No position group on the current Colts roster appears more wide-open from a competition perspective than inside linebacker. Which of the team’s returning players has a the best chance to make the squad again in 2017? Does Edwin Jackson or Antonio Morrison have a legitimate chance to start in their second seasons?
The answer to these question is still weeks away but one thing has become relatively clear. No player has been so quickly cast aside by the fan base as not only having no chance to start, but as a likely candidate to get cut, than second-year inside linebacker Antonio Morrison.
Morrison has been labeled as too slow to play defense in the NFL and his teammate Edwin Jackson has been granted the edge over him due primarily to this single characteristic. Rather than simply accept these assertions as true, I thought it best to break down film to see how this perceived weakness impacts Morrison individually — and more broadly — how it impacts the outcome of the game.
In this play, Morrison (#44) reads the counter and moves into position to plug the running lane. Once in position, he bursts through the tight end Clive Walford (#88) and blows up Latavius Murray (#28) for no gain.
This clip displays that Morrison drives through blockers and ball carriers and carries something behind his shoulder pads — a trait that shows regularly in the film.
Once again, in this clip Morrison does an excellent job of reading the play direction and staying home to take away the cut back. It is pretty easy for linebackers to over-pursue here and get out of position.
Every defensive player on the field can’t be blindly pursuing the play direction. He keeps the Jaguars from breaking off a much more considerable run if he wasn’t disciplined.
In this clip Morrison does two things that were also common watching the film. First, he stuffs the blocker. While he didn’t drive the player backward he also maintained control and fills the running lane with the blocker’s body. He then uses his hands to disengage the block and helps brings down the ball carrier.
Here Morrison takes on a Vikings guard Joe Berger (#61) as he released into the second level. He generates power at contact and gets his hands under the Berger’s shoulder pads. This sits the lineman back on his heels and allows Morrison to meet Jerrick McKinnon (#21) in the hole.
On this play, Morrison displays the same attribute that makes me like him so much as a run defender — he flows to the hole and does not waste a great deal of motion to get where he needs to go. This is often referred to as either good vision, good instincts, or a combination of the two.
In this case, he sees the ball carrier, moves down the line to the hole and bursts through it to make a goal line stop.
This is another example of how his instincts and his timing assist in making an impact on the play. Morrison read the flow of the play, quickly recognized the hole and burst through it to get a hit on Blake Bortles — and nearly forces a turnover.
Another aspect of Morrison’s game that has already been on display that he does not quit.
In this play, he is not in a position to make a play as the ball goes away from him but his eyes stay active and he finds the ball. Once he tracks the ball down, he quickly gets over to help and makes the tackle when Mike Adams (#29) whiffs and both David Parry (#54) and Hassan Rideway (#91) were taken out of of the play at the line of scrimmage. If he doesn’t come back, the rusher could get all the way to Darius Butler for additional yards.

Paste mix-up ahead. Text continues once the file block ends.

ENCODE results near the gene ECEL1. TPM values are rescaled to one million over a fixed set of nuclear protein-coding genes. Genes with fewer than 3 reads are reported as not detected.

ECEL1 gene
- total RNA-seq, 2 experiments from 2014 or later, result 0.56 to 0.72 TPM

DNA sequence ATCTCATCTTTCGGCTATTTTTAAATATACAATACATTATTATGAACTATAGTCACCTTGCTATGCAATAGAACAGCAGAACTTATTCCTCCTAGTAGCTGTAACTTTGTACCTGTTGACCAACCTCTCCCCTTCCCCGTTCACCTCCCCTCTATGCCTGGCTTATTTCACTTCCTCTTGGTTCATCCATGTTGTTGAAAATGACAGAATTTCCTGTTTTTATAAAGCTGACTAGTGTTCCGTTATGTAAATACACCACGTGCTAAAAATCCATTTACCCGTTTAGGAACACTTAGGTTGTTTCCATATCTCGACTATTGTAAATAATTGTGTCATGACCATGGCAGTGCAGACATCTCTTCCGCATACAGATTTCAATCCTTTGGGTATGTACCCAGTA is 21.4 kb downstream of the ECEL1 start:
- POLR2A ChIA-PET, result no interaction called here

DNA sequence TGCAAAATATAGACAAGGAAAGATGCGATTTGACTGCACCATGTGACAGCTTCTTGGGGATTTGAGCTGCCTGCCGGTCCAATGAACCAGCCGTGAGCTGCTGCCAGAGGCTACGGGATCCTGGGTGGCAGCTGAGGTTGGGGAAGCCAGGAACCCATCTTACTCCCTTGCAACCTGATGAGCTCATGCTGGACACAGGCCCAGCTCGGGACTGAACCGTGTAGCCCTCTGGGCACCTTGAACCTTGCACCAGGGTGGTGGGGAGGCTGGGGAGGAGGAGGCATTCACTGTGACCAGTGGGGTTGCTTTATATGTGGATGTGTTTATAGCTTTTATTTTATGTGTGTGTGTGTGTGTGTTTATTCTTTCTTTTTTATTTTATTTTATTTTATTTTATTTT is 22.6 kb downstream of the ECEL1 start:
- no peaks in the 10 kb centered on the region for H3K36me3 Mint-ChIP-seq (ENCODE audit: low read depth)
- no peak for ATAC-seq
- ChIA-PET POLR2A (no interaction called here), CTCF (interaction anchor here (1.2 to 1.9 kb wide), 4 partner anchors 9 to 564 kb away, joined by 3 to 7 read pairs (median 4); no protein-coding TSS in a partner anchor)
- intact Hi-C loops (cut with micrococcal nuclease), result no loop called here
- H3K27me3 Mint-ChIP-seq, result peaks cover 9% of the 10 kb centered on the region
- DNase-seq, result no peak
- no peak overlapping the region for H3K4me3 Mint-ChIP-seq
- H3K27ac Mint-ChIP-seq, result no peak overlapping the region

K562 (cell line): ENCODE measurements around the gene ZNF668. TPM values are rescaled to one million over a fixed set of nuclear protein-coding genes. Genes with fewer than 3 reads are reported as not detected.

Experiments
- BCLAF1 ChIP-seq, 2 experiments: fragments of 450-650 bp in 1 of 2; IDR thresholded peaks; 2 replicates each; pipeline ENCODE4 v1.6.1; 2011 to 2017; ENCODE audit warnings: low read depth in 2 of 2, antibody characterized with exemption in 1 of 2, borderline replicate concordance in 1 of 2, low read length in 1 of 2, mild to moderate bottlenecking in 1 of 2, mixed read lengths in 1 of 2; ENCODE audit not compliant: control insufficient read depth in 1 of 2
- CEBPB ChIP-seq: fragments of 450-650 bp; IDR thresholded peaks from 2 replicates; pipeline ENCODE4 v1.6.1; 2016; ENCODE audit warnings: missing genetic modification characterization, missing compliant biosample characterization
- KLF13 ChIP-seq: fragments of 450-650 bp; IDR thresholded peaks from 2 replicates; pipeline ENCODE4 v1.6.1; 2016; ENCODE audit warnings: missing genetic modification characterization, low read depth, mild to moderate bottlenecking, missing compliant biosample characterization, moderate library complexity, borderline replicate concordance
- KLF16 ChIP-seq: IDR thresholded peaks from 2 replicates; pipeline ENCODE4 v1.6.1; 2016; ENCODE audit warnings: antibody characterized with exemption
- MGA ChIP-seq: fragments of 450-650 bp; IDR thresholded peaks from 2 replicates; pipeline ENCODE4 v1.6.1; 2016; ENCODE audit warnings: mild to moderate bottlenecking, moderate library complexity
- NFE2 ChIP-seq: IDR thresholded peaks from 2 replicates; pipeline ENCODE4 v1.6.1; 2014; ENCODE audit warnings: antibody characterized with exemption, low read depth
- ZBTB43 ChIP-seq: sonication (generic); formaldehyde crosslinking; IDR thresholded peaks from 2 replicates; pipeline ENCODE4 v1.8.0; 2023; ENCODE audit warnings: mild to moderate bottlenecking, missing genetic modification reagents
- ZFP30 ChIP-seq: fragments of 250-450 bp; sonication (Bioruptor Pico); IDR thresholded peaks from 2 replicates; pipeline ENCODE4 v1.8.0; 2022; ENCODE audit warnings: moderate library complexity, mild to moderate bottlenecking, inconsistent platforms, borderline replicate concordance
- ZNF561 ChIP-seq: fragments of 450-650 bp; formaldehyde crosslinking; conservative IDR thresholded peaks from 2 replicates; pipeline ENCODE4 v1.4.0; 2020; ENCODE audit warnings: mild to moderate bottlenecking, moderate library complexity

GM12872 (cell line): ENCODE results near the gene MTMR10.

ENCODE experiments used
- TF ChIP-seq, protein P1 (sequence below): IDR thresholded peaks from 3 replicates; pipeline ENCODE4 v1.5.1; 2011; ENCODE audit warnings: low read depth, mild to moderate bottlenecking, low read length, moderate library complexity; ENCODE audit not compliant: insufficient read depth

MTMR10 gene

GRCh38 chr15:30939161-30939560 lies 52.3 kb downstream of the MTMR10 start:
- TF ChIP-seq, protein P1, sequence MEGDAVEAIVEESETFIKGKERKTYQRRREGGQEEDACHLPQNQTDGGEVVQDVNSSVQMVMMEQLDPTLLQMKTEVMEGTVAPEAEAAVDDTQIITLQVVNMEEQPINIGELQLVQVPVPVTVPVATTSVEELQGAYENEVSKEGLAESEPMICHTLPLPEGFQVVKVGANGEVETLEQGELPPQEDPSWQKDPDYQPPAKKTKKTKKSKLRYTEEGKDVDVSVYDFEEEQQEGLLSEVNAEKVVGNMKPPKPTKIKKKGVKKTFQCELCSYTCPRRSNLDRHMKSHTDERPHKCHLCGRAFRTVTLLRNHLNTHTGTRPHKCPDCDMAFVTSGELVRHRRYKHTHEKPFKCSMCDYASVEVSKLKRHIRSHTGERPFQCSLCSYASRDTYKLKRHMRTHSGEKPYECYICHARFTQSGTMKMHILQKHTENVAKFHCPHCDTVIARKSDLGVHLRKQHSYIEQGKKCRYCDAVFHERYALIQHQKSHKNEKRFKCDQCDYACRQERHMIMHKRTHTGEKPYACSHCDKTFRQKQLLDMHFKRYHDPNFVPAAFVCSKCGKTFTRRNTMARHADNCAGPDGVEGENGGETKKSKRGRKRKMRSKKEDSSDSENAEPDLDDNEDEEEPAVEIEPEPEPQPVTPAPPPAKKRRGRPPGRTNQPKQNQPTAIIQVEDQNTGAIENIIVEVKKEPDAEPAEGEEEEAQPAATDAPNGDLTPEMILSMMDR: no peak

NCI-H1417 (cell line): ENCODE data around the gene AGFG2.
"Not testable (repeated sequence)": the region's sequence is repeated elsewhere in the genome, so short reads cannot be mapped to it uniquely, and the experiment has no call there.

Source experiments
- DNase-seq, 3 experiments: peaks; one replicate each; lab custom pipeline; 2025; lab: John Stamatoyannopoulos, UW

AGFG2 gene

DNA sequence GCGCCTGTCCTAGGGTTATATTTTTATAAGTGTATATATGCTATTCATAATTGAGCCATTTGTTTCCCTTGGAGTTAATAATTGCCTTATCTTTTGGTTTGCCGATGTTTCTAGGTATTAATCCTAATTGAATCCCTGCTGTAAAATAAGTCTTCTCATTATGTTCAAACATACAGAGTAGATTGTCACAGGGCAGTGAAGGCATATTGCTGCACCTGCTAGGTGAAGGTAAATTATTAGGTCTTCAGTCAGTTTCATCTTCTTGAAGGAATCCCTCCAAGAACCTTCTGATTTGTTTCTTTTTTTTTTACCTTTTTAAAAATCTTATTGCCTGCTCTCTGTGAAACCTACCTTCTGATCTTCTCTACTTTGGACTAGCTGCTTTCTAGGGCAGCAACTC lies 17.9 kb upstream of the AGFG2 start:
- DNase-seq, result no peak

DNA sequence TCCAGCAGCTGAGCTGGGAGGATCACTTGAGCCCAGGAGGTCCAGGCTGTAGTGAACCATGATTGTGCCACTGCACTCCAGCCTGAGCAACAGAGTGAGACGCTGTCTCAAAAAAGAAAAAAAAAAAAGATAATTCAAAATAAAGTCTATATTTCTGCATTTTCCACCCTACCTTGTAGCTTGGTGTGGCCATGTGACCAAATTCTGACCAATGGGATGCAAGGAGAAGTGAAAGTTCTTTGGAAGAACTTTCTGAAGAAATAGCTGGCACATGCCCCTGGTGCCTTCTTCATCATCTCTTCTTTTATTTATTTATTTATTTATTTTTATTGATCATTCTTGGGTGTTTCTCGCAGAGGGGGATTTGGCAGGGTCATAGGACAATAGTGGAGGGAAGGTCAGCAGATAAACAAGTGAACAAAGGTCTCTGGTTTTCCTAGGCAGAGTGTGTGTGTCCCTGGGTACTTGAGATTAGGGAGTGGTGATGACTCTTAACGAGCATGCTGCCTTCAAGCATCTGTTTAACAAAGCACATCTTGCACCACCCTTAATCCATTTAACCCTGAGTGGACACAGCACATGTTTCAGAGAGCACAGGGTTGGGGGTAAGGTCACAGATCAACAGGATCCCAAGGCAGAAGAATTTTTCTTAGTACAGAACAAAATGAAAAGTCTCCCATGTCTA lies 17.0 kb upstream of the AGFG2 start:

Much has been made of Morrison’s speed, suggesting that it is the reason that he may never fit in an NFL defense. While I think it is fair to say that Morrison is not a linebacker who will out-run the majority of NFL running backs and will likely get torched by NFL receivers, this clip shows that he isn’t painfully slow.
He uses his angle to track Adrian Peterson (#28) down and does not allow him to turn the corner. What could have been a 7 or 8 yard gain was limited to 3 or 4 yards.
Now, where Morrison will get absolutely abused is on plays like this one. In a raw foot speed race in one direction, he can hold his own but when he has to change speeds or stop and start, he is in trouble.
Additionally, while he is able to “keep up” with Bryan Walters (#81), he will not often catch up to a player who has a few steps on him. From the snap, through the pass, and to the edge, Morrison was not able to close meaningful ground.
While this clip displays something that occurred only once in the three games I reviewed, this is an example of what happens with your inside linebackers misread the play from the snap and get out of position. Morrison gets too aggressive toward the line of scrimmage and find himself in the grasp of Raiders offensive lineman Menelik Watson (#71). Game over.
Another uncommon characteristic is Morrison missing the tackle on this play. Note the difference between the hard-nosed, gritty tackling on the interior against the run and making tackles in space on an island. Morrison is aware that he has a much faster athlete in space in front of him and he leaves his feet a bit too soon, fails to wrap up, and slides off of the ball carrier’s ankles.
There is no doubt that inside linebacker Antonio Morrison has some athletic limitations that may limit his ability to ever be a great NFL player. However, watching him on film also makes it quite clear that he has football IQ characteristics that can help make up for those deficiencies. His vision, strength taking on blocks, and his uncanny ability to flow to the hole to make a stop as a run defender are traits any NFL team would like to see in an inside linebacker.
While a significant portion of the Colts fan community has written off Morrison’s chances to compete for defensive reps, and possibly to even make the team, don’t be surprised if that tune changes once training camp and preseason rolls around.